Gerhard Giebisch, Erich E. Windhager, Peter S. Aronson
The kidneys help to maintain the body's extracellular fluid (ECF) volume by regulating the amount of Na+ in the urine. Sodium salts (predominantly NaCl) are the most important contributor to the osmolality of the ECF; hence, where Na+ goes, water follows. This chapter focuses on how the kidneys maintain the ECF volume by regulating excretion of Na+ and its most prevalent anion, Cl−.
The normal daily urinary excretion of Na+ is only a tiny fraction of the total Na+ filtered by the kidneys (Fig. 35-1). The filtered load of Na+ is the product of the glomerular filtration rate (GFR, ~180 L/day) and the plasma Na+ concentration of ~142 mM (neglecting the small difference from [Na+] in protein-free plasma water; see Table 5-2), or ~25,500 mmol/day. This amount is equivalent to the Na+ in ~1.5 kg of table salt, more than nine times the total quantity of Na+ present in the body fluids. For subjects on a typical Western diet containing ~120 mmol of Na+, the kidneys reabsorb ~99.6% of the filtered Na+ by the time the tubule fluid reaches the renal pelvis. Therefore, even minute variations in the fractional reabsorptive rate can lead to changes in total-body Na+ that markedly alter ECF volume and, hence, body weight and blood pressure. Thus, it is not surprising that each nephron segment makes its own unique contribution to Na+ homeostasis.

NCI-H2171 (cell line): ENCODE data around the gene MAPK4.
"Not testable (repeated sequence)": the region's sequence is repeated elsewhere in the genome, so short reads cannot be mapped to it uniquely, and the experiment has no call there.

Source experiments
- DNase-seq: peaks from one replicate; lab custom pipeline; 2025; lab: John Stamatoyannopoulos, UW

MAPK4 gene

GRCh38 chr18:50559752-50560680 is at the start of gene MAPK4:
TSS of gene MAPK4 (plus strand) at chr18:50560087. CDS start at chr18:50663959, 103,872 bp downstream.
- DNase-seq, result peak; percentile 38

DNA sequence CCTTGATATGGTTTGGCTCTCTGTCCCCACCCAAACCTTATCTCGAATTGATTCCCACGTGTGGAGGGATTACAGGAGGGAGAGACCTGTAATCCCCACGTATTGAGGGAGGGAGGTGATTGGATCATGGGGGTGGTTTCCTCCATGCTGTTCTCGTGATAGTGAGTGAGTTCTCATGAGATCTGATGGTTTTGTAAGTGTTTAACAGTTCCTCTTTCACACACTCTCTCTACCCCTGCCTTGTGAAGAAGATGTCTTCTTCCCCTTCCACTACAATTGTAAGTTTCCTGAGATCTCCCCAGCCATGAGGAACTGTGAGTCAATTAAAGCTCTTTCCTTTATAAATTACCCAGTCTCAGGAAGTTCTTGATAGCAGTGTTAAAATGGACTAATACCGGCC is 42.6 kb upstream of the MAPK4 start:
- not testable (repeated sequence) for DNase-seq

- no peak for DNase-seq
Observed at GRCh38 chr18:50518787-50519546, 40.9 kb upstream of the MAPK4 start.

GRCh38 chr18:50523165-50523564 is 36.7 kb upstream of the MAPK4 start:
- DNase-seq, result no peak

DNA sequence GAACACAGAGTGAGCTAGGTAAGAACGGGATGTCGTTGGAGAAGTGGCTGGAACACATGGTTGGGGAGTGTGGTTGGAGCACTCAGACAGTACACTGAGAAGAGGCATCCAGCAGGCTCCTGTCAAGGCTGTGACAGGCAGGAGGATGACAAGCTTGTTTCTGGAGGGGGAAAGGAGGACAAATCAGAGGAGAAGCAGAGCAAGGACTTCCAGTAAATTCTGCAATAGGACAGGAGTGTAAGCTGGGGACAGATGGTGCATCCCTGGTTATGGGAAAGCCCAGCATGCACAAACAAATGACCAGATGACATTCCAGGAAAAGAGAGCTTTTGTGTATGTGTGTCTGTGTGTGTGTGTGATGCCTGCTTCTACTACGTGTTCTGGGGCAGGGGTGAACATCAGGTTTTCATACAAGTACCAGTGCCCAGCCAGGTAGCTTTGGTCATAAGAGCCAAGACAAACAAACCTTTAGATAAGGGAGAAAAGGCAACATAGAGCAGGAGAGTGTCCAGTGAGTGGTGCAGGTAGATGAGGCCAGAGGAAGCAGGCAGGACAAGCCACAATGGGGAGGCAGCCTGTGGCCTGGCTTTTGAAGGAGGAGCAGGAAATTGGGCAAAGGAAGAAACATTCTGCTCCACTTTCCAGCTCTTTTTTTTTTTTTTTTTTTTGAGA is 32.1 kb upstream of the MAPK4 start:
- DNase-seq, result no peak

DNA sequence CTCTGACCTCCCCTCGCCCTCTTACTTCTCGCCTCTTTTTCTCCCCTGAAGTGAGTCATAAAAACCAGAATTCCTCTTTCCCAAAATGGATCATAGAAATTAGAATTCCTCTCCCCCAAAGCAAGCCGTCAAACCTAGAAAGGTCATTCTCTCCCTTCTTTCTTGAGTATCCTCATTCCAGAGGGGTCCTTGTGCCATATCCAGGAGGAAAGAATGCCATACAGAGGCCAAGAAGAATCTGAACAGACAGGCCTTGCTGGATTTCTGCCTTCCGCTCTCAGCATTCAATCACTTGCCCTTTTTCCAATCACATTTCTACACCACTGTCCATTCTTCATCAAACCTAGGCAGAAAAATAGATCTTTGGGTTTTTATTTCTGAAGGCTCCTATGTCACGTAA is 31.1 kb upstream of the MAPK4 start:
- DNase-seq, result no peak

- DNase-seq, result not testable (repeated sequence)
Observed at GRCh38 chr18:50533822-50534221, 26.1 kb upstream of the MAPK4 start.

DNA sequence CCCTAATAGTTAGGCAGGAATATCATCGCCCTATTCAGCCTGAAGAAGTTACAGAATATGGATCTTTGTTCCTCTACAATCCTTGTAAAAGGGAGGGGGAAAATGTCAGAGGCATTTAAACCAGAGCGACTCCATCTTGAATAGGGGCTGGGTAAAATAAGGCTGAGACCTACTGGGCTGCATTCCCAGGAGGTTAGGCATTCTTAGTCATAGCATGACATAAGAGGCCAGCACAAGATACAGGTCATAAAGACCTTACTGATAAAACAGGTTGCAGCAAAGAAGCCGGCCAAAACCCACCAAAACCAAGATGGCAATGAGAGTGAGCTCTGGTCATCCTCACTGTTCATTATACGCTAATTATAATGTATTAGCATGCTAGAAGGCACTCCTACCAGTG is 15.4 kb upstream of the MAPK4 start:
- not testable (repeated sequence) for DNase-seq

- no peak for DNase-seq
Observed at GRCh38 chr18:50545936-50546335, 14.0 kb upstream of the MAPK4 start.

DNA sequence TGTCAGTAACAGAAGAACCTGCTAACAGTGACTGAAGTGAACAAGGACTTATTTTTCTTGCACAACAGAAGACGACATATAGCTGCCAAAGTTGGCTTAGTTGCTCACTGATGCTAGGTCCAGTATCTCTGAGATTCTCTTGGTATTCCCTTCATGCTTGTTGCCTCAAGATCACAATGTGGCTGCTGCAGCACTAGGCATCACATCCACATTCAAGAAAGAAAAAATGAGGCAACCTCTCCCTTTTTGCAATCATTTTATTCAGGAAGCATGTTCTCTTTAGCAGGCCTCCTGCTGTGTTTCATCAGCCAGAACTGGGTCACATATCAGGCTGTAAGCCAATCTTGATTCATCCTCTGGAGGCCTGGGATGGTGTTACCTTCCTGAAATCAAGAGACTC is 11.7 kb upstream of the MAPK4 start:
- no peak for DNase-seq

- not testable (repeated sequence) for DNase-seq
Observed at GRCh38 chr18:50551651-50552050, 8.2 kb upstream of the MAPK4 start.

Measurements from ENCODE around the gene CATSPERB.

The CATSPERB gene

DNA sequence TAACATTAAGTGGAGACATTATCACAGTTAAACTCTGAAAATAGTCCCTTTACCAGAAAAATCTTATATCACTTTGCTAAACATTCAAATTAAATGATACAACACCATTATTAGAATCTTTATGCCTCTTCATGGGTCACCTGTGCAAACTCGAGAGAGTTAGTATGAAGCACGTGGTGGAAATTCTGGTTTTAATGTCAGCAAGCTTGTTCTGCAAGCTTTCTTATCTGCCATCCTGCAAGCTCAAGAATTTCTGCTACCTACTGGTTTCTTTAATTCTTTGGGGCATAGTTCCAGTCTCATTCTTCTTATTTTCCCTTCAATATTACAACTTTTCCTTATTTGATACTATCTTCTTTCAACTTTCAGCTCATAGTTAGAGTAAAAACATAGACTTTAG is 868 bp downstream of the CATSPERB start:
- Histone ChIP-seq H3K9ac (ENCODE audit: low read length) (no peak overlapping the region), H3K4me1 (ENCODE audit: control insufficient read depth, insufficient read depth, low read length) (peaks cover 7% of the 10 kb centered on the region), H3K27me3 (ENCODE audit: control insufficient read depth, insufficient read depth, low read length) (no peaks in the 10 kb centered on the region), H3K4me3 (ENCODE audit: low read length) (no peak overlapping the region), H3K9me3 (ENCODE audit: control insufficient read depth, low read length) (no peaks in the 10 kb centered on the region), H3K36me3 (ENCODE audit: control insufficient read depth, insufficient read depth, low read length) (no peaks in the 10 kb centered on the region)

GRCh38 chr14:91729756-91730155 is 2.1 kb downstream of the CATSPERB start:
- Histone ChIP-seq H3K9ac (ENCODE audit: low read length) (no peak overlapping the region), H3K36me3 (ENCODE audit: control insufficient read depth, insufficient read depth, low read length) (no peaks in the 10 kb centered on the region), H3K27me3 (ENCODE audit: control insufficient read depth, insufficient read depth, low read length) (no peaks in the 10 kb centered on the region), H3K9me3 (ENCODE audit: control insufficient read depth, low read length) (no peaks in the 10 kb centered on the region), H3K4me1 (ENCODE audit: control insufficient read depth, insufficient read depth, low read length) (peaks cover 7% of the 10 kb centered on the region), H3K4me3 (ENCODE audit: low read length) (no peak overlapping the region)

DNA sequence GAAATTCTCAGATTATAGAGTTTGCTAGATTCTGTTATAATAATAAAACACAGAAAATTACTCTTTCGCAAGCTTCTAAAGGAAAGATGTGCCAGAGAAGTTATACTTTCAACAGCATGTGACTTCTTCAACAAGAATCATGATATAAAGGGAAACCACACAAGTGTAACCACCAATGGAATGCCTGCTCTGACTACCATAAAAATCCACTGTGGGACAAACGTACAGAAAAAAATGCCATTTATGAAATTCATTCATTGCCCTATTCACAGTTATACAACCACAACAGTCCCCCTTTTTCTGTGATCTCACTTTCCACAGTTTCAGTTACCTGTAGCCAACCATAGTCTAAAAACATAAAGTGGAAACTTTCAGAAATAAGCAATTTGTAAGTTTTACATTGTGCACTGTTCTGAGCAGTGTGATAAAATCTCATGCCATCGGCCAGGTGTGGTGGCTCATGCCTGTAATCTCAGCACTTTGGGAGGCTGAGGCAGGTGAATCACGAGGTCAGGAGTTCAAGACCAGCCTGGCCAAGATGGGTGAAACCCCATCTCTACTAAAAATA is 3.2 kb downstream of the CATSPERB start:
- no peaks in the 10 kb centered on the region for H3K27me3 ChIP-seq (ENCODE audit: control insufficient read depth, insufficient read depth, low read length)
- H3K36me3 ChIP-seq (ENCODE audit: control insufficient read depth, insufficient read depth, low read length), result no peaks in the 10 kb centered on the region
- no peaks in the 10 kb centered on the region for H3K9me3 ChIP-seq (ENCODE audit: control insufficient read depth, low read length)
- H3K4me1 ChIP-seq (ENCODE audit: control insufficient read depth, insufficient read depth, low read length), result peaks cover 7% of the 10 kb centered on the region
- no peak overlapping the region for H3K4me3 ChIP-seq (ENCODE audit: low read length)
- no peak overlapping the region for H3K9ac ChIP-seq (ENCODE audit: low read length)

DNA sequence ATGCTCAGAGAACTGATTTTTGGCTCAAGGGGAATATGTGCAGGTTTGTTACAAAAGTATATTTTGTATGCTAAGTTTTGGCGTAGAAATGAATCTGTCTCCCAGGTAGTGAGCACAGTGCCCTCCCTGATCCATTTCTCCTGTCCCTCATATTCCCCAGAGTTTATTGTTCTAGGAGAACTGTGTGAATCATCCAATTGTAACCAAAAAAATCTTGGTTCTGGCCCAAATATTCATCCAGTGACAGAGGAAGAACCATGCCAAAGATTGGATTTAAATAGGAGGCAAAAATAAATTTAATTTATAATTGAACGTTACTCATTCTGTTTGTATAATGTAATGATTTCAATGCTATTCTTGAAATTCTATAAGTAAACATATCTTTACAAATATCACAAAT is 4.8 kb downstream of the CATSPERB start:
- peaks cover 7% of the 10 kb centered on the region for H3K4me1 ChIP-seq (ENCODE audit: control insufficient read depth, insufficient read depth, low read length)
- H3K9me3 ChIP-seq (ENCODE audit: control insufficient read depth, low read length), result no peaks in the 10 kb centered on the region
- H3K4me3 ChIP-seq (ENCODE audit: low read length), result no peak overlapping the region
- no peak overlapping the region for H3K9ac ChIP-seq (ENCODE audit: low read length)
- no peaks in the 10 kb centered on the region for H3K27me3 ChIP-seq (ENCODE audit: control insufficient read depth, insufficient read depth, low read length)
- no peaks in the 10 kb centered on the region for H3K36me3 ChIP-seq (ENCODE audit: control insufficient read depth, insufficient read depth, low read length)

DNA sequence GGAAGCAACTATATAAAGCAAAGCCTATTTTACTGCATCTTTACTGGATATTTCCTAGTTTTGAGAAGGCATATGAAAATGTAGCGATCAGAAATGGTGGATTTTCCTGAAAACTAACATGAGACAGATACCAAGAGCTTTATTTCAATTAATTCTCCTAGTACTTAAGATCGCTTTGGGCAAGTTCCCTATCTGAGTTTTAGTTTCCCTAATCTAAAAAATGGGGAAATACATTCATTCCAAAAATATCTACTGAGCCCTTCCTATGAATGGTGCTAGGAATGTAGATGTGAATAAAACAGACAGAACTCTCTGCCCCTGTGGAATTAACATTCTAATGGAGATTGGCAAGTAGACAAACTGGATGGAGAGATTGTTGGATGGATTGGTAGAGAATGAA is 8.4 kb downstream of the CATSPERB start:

FIGURE 35-1 Distribution and balance of Na+ throughout the body. The values in the boxes are approximations. ICF, intracellular fluid.